Tags: gold | etf | invest | fees | liquidity

WSJ: 3 Aspects to Look for in a Gold ETF

WSJ: 3 Aspects to Look for in a Gold ETF

By    |   Friday, 18 October 2019 01:17 PM

Competition has grown among gold-backed exchange-traded-funds (ETFs) in recent years, so those looking to take the plunge into such investments are urged to choose carefully and literally not become distracted by shiny objects.

With trillions of dollars of debt around the world now offering sharply lower — or negative — yields, traders caught the bullion bug, sending the price of gold soaring to six-year highs recently, the Wall Street Journal recently explained.

WSJ.com also highlighted three factor that fund investors should consider before picking a gold ETF:

  • Cost or liquidity. Investors must decide which is more important to them: a fund’s annual expenses or its trading volume. Liquidity usually refers to the volume of shares traded on a given day. For investors focused on liquidity, Todd Rosenbluth, head of ETF and mutual-fund research at New York-based CFRA Research, points to SPDR Gold Shares (GLD), which launched in November 2004 and was the first bullion-backed ETF. About 12.3 million shares of GLD change hands each day on average, which should be enough to give most well-heeled investors the liquidity they want, he says. The annual expense ratio is 0.4%, which is higher than many other bullion-backed ETFs.
  • Sponsor stability. “Another important consideration for investors weighing gold ETFs is the stability of the fund’s sponsor. Put another way, is the company behind the ETF robust enough that investors don’t have to worry about the fund folding?,” WSJ.com explained. Each year around 100 ETFs shut down, says Rosenbluth. “You have to look at the firm’s history and the firm’s product portfolio,” says Ben Johnson, director of global ETF research at Morningstar in Chicago. In other words, is the fund sponsor run well enough to sustain a new ETF while it gets established?
  • Avoid leverage and shorting. Meanwhile, other gold ETFs complicate the matter by using derivatives to juice returns. Such ETFs often use phrases such as “double-long” or “inverse” in their titles. Most individual investors would be wise to avoid them, Richard M. Rosso, director of financial planning at Houston-based wealth-management firm RIA Advisors, told the Journal. Only experienced investors with a lot of self-discipline and a predetermined plan for when to buy and sell should consider leveraged investments, he told the Journal, and even then they should own them only for short-term trades. “It’s really like putting a nuclear weapon in the hands of someone,” says Rosso.

On Friday, spot gold was down 0.2% at $1,489.02 an ounce, following last month’s rally to $1,557.11, the highest level since 2013. Prices touched a record of $1,921.17 in September 2011.

Meanwhile, recent U.S. data showed retail sales falling for the first time in seven months in September, suggesting that manufacturing weakness could be spreading to the broader economy, while industrial output for last month also dipped.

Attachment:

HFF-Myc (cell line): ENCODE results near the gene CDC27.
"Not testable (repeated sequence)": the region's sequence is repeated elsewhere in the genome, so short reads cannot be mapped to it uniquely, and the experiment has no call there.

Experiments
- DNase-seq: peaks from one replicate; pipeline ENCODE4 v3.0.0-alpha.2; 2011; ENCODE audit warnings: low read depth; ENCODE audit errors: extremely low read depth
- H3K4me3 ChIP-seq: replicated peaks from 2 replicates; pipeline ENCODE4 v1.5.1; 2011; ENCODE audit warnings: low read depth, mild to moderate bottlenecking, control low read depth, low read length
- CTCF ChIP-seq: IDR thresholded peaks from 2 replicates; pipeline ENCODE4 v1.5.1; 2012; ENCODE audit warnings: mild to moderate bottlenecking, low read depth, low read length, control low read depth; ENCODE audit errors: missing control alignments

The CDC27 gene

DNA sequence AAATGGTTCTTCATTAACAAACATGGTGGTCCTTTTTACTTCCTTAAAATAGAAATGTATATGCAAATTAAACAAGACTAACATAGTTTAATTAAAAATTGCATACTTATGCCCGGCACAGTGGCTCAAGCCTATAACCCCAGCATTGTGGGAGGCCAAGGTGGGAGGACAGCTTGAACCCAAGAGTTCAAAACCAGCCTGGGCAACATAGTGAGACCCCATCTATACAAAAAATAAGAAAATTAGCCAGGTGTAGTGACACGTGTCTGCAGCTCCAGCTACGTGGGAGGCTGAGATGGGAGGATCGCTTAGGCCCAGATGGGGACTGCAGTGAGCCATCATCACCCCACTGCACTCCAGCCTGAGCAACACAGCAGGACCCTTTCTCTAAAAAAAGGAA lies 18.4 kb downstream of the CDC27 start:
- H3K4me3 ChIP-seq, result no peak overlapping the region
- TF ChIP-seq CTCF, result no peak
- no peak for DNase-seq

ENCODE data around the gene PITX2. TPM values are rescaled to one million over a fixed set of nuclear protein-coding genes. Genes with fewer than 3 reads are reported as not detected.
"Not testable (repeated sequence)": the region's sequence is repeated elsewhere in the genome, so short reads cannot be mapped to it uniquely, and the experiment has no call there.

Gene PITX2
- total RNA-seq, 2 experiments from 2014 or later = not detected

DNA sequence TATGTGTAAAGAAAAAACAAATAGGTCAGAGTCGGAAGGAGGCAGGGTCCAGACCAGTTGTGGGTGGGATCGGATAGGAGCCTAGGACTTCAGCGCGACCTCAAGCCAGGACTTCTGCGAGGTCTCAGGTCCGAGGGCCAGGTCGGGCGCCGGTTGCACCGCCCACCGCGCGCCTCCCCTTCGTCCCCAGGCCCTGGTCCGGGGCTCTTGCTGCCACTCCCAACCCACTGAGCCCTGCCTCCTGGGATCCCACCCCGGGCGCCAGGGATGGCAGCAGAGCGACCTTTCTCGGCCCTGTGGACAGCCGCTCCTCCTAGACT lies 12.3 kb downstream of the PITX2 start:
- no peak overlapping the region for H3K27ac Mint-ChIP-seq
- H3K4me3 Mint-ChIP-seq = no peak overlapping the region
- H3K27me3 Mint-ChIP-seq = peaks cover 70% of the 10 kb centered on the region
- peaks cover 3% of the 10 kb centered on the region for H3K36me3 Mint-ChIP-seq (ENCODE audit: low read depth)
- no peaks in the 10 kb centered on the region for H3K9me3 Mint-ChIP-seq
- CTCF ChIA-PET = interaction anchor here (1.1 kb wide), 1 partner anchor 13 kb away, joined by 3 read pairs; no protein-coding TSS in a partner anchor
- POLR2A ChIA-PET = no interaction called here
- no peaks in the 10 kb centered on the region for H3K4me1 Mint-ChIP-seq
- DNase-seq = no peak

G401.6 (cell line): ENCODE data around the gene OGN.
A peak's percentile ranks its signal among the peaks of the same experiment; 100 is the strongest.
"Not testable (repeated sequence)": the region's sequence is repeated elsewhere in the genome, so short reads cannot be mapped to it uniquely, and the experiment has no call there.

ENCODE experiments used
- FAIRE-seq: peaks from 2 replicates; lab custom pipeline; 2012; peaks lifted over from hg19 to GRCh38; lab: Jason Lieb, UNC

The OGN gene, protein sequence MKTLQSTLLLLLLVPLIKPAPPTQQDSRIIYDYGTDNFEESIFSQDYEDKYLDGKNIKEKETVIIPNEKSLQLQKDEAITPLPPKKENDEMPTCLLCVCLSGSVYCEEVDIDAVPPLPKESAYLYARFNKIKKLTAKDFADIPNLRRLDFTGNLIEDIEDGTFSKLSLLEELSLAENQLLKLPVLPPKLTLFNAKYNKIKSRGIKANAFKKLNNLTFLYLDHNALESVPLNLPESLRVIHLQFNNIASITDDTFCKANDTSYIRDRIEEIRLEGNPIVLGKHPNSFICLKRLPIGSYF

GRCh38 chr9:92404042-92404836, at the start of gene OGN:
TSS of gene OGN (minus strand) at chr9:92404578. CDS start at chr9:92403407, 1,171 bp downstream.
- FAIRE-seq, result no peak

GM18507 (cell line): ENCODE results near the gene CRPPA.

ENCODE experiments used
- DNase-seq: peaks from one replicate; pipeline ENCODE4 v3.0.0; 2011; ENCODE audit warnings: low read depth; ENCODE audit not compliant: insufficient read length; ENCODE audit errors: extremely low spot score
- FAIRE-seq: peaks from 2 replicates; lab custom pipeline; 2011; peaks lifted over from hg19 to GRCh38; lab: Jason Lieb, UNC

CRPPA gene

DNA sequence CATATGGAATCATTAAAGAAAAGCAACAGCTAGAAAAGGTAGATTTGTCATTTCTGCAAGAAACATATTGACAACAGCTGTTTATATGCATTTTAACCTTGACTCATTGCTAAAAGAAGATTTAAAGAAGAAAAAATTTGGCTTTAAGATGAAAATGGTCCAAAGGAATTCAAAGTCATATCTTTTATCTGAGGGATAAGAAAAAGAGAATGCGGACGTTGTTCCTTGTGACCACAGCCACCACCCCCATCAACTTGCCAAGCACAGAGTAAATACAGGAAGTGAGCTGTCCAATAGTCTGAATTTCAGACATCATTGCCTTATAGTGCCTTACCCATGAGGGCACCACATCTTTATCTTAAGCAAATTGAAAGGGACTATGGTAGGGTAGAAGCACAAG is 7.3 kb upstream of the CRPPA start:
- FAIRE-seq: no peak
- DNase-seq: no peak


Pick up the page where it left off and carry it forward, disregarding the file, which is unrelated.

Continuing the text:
“Economic data out of U.S. and China are in favour of further (monetary policy) easing that will be supportive for gold,” SP Angel analyst Sergey Raevskiy told Reuters.

The underlying momentum in gold is still positive because stimulus from central banks is still on the agenda, the economy is struggling to pick up in the face of trade war and there are geopolitical risks in the Middle East, Turkey and Syria while Brexit is still not quite out of the way, he added.

The U.S. Federal Reserve is set to meet at the end of the month to decide on further interest rate cuts this year.

Meanwhile, Bloomberg predicted that the next push in gold prices will come from retail investors as risks remain skewed to the upside, according to Standard Chartered Bank.

Having already rallied to the highest in more than six years, bullion will still benefit from safe haven flows, according to Suki Cooper, precious metals analyst at the bank. Prices will average $1,510 an ounce in the fourth quarter of 2019 and $1,570 in the same period next year, she said.

Bullion is up more than 15% this year as central banks lower borrowing costs and global growth drags amid the prolonged U.S.-China trade war, boosting demand for haven assets. While some risk appetite returned to markets with the two countries agreeing a partial trade accord last week, investors continue to add to exchange-traded funds backed by the metal, with holdings closing in on record levels previously seen in 2012.

“Although we’ve seen ETF holdings and tactical investment hitting elevated levels, like peak highs, we think retail demand is really going to be what drives the next leg higher,” Cooper told Bloomberg. “Retail investors almost want confirmation of further rate cuts, some weakness in the equity markets before they move into gold. The next leg higher in 2020 is going to be led by the retail side.”

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Competition has grown among gold-backed exchange-traded-funds (ETFs), so investors looking to take the plunge into such investments are urged to choose carefully and literally not become distracted by shiny objects.
gold, etf, invest, fees, liquidity
Friday, 18 October 2019 01:17 PM
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